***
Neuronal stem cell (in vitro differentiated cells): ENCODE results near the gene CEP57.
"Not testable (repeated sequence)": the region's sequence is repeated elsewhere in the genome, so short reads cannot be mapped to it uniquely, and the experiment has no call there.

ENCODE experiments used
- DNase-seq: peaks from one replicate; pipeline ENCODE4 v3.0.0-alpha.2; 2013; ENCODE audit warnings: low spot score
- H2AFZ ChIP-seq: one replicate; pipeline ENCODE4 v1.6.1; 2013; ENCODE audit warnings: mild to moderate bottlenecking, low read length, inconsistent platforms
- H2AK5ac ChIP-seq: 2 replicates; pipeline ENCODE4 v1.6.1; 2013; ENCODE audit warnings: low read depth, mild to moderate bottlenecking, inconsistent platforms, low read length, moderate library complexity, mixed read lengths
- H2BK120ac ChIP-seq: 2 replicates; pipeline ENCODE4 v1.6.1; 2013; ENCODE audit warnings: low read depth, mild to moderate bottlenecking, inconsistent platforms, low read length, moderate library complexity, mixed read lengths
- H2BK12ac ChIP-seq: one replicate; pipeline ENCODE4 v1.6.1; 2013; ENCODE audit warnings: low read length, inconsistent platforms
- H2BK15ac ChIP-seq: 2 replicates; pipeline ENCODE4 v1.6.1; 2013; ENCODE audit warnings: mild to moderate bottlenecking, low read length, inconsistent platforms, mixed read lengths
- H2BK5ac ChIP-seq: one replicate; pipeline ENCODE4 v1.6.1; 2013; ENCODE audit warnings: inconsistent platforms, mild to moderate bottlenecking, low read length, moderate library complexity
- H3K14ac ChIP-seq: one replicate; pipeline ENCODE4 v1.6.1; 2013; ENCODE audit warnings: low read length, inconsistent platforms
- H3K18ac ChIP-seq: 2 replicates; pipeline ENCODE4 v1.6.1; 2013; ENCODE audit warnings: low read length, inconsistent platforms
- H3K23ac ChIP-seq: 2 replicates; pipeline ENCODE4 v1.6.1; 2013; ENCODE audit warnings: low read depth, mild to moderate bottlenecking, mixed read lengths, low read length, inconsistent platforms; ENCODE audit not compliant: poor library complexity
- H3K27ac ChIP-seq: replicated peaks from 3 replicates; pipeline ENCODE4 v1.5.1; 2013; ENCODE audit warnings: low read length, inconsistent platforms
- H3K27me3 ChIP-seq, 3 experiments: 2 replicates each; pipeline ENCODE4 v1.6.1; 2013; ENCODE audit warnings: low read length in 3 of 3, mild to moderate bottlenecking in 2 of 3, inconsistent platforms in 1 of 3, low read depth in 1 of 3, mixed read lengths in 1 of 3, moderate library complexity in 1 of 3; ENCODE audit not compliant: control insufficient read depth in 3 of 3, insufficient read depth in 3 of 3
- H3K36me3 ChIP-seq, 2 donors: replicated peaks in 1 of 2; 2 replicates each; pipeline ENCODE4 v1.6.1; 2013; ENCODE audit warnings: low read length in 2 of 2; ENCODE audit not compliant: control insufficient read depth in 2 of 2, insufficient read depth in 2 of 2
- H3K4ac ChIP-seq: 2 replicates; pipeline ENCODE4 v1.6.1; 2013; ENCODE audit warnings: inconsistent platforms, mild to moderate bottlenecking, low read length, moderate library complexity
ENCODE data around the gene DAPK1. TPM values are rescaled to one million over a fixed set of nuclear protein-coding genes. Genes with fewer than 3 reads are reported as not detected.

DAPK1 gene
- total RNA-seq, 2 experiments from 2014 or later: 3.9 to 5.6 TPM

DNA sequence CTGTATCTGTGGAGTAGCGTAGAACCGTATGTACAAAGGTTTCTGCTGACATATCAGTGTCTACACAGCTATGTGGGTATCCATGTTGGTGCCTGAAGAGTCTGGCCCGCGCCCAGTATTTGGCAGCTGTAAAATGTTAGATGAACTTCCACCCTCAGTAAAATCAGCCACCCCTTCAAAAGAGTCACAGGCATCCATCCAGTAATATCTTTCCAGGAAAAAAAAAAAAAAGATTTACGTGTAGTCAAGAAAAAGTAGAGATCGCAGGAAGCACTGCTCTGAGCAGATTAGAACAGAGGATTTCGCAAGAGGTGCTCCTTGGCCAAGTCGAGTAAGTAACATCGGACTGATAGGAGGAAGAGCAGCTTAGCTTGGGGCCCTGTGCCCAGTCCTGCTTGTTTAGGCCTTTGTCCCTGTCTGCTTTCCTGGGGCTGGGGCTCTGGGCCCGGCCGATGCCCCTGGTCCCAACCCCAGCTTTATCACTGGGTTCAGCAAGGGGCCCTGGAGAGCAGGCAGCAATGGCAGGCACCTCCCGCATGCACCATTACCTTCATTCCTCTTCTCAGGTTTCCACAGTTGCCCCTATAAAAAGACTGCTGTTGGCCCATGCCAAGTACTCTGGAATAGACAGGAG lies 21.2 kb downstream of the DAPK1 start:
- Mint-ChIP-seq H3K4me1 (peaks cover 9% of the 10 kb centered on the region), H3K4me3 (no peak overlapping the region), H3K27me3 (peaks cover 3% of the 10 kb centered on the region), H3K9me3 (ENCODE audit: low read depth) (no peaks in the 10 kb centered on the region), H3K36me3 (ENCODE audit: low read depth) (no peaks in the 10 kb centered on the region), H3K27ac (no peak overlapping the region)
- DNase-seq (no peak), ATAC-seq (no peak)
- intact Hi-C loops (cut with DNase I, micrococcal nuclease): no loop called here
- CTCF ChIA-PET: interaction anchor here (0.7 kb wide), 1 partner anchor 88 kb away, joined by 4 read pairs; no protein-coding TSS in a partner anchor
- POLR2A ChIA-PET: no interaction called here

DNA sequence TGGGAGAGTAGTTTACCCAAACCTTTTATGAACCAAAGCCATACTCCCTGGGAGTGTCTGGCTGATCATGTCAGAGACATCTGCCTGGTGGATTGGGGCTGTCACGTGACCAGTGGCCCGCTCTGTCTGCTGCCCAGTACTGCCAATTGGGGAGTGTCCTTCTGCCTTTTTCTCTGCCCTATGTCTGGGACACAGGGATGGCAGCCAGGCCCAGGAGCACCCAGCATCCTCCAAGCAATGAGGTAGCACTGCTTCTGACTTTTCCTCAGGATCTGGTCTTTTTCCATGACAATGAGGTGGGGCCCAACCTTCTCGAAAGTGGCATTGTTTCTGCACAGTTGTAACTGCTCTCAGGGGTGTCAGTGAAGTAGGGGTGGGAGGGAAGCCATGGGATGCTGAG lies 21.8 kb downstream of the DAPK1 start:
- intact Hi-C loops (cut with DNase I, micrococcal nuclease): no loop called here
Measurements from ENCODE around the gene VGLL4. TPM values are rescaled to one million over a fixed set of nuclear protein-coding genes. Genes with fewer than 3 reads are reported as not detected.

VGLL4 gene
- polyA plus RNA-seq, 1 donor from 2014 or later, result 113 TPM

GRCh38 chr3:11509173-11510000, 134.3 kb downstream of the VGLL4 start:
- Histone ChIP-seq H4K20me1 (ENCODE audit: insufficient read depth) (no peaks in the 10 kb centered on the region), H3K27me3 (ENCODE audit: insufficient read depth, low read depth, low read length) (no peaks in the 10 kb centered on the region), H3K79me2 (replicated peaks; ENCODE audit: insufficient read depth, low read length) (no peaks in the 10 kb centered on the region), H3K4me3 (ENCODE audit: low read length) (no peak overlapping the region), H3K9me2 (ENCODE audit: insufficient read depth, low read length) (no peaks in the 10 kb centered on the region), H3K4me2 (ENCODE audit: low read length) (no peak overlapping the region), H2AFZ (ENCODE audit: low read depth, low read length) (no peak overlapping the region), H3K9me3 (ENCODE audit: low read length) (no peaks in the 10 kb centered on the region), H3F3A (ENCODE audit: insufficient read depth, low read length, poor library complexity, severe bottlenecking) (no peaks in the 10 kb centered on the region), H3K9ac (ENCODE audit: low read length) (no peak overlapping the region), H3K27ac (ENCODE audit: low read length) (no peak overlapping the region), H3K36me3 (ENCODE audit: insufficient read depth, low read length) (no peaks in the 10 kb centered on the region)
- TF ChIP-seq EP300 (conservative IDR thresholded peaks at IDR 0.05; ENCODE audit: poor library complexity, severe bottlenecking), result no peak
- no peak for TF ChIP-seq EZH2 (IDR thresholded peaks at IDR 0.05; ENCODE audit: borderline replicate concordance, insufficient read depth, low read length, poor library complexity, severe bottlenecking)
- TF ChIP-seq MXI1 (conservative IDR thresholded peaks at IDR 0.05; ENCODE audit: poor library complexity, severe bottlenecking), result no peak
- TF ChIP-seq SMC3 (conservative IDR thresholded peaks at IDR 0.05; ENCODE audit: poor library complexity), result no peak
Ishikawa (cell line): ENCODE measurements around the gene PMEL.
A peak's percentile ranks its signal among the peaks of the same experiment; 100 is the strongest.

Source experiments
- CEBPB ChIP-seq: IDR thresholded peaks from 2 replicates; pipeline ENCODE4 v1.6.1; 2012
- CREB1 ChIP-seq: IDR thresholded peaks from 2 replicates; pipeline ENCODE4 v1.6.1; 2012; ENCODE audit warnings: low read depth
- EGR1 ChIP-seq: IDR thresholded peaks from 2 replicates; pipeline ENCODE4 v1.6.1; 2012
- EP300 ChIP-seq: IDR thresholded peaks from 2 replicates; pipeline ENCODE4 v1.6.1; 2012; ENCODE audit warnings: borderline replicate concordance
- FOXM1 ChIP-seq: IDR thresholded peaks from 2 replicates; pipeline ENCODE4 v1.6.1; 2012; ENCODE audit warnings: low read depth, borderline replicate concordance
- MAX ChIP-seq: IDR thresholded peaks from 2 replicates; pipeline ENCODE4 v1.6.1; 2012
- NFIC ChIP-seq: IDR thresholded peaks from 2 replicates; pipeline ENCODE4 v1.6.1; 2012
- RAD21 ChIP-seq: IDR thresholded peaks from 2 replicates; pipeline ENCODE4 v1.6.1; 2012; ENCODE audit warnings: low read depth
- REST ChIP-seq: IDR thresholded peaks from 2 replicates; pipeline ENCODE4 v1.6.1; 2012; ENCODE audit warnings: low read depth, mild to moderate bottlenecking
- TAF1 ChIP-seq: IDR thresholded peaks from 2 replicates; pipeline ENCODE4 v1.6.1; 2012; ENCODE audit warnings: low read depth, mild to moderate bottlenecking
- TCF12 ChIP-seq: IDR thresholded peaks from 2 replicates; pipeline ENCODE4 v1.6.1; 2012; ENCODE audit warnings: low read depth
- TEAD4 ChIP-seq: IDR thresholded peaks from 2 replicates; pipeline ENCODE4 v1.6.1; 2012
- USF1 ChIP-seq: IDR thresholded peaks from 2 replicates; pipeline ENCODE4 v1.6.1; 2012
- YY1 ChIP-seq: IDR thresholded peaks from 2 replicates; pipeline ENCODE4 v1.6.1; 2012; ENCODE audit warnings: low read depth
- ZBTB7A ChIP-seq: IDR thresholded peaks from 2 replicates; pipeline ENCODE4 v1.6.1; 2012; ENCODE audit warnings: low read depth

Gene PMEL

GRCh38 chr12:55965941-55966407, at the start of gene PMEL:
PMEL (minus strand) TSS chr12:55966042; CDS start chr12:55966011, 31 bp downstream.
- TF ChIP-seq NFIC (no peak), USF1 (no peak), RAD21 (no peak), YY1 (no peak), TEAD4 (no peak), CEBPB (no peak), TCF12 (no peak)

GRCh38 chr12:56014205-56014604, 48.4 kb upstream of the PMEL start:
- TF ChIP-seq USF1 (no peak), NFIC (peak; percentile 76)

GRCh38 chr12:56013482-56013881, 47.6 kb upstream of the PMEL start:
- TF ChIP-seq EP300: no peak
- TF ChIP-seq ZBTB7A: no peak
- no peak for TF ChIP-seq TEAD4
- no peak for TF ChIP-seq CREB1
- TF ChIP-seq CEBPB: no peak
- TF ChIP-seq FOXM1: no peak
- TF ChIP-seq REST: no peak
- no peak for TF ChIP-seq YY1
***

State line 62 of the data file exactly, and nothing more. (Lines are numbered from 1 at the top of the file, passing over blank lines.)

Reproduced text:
GRCh38 chr12:56013482-56013881, 47.6 kb upstream of the PMEL start: